Now even though the supply end of the market is less organized, more individuals are involved, Cheng said.
"In the countryside the local people are more conscious of the commercial value of these things, that's a big change," he said. "This change in the last 10 years has increased the local people's involvement in digging up and stealing these objects."
And in a recent twist in the market trend an increasing number of buyers from mainland China are crossing the border to buy antiques smuggled from the nation's hinterland provinces, which they take back to China as legitimate purchases.
"The big buyers are from mainland China," Sally Chu said. "When they buy from Hong Kong, the pieces have certificates," she said, explaining the advantage of purchasing at a premium in a market where "people are entitled to buy whatever is available legally."
The buyers from China range from private collectors to public museum curators, Cheng said.
"You can not sell in China, because it is illegal. However, there is no law against the sale of whatever objects are already in Hong Kong," he said.
Some collectors express concern that the ready availability of smuggled antiques in Hong Kong makes the market here an easy target for money laundering. With certificates of authenticity provided by Hong Kong dealers, the goods can be legitimately sold on to the international markets of New York, Paris or London, or passed on to customers and acquaintances in China as corporate gifts.
"Many private collectors bring cash, It's a way to launder money," said one Hollywood Road dealer who did not want to be named.
For City University's Cheng, the real issue is the destruction of history.
"If you just think they are beautiful, that's one thing," he said of China's historic treasure trove of artefacts and art works. "But where they are buried or stored in historical layers they can show their cultural meaning. That's what's being destroyed and that's terrible."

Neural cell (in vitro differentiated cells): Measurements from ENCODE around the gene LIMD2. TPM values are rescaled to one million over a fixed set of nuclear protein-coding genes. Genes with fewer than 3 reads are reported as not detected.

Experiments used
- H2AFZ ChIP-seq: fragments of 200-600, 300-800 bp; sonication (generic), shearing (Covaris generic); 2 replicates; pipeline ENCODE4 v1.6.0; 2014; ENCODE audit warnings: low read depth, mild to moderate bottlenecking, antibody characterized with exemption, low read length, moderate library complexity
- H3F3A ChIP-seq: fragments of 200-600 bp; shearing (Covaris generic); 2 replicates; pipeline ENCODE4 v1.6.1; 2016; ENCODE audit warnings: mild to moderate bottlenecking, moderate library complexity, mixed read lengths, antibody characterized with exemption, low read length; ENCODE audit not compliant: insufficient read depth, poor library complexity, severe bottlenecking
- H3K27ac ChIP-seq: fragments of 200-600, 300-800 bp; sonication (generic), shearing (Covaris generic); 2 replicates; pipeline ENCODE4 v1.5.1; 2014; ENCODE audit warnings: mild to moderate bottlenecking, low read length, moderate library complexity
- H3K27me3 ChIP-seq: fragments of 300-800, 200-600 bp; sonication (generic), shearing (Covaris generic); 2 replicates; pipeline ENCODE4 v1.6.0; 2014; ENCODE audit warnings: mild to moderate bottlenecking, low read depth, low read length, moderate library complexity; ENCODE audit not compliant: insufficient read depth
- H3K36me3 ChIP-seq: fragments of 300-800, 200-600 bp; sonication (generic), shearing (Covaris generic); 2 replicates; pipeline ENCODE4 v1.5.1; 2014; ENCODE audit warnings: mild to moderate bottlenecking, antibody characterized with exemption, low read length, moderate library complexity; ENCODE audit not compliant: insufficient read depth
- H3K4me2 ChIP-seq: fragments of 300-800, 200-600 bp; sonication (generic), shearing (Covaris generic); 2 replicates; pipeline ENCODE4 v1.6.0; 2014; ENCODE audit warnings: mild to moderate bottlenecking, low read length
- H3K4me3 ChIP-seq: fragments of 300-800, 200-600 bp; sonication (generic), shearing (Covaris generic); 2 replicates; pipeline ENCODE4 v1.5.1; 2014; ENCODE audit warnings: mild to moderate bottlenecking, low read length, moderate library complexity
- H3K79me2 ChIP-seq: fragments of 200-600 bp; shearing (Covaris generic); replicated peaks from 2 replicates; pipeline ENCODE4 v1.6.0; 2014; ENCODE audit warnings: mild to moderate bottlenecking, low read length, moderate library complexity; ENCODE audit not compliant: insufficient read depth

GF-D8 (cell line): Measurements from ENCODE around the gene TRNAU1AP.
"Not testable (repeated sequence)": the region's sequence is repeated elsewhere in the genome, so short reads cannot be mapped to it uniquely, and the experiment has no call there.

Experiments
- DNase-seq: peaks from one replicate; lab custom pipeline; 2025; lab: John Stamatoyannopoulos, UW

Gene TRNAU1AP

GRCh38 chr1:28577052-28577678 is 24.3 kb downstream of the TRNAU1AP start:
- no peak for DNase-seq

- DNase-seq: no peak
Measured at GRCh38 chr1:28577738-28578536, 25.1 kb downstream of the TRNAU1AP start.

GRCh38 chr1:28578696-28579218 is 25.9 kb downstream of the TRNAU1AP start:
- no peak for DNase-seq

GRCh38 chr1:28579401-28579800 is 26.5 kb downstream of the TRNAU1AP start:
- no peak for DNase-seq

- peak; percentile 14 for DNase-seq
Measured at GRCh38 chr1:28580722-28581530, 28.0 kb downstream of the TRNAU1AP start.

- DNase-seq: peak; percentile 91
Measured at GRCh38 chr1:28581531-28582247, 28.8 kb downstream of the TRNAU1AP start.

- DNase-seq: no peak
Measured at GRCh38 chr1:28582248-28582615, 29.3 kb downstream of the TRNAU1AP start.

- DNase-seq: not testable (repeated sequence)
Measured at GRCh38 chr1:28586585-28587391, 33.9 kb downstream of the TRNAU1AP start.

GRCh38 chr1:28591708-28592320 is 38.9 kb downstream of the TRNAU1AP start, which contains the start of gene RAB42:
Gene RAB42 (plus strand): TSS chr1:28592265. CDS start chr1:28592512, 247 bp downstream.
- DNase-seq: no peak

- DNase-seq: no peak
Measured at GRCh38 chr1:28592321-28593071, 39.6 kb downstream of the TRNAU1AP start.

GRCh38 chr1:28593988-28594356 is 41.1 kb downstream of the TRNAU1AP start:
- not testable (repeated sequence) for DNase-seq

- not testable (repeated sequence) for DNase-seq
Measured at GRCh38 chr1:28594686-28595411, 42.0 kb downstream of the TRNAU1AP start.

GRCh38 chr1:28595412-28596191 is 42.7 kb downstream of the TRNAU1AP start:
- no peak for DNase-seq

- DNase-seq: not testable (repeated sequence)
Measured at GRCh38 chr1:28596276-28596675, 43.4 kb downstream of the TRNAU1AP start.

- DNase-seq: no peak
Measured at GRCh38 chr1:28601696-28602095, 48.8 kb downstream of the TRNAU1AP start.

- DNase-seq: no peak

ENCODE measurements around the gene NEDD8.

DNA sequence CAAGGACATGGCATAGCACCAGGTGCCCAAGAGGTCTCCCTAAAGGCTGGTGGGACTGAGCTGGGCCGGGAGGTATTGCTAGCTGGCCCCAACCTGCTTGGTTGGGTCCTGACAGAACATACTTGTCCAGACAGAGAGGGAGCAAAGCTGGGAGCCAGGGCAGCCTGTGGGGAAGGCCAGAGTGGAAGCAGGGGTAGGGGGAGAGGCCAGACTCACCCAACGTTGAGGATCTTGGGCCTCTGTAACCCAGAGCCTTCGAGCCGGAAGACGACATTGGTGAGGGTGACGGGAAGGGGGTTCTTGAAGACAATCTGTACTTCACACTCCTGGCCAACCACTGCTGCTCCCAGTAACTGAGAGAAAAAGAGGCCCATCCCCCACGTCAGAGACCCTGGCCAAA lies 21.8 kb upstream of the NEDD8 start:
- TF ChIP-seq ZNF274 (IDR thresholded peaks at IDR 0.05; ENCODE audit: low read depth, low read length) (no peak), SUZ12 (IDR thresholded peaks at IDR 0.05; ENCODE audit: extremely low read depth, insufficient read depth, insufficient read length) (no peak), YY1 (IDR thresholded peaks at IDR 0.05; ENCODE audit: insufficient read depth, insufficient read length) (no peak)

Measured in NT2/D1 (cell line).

Chinese themselves waged wholesale war on their own cultural heritage during the Cultural Revolution of the late 1960s, as frenzied youths directed by Mao Zedong (毛澤東) set about trying to wipe out the "four olds" -- old customs, old culture, old habits and old ideas.
But Cheng says the Red Guards' targets were above ground.
"Now what's happening is underground," he said. "For historical and cultural relics above ground you usually have records. But what's happening now is that they are destroying things underground, where things should be discovered in their right place, by the right people. Now we have a problem in understanding. That's the real problem. It's as bad as the Cultural Revolution."
But Cheng said that under present circumstances there is little besides education that can be done to change the trend.
"It's one-country two-systems, and it's legal, so they can really sell," Cheng said, referring to the political and economic system under which Hong Kong has functioned since 1997 as an "special economic zone" of China.
"We are living in a capitalist world. We are living in this environment of profit-making and this is legal, so you cannot stop it," he said.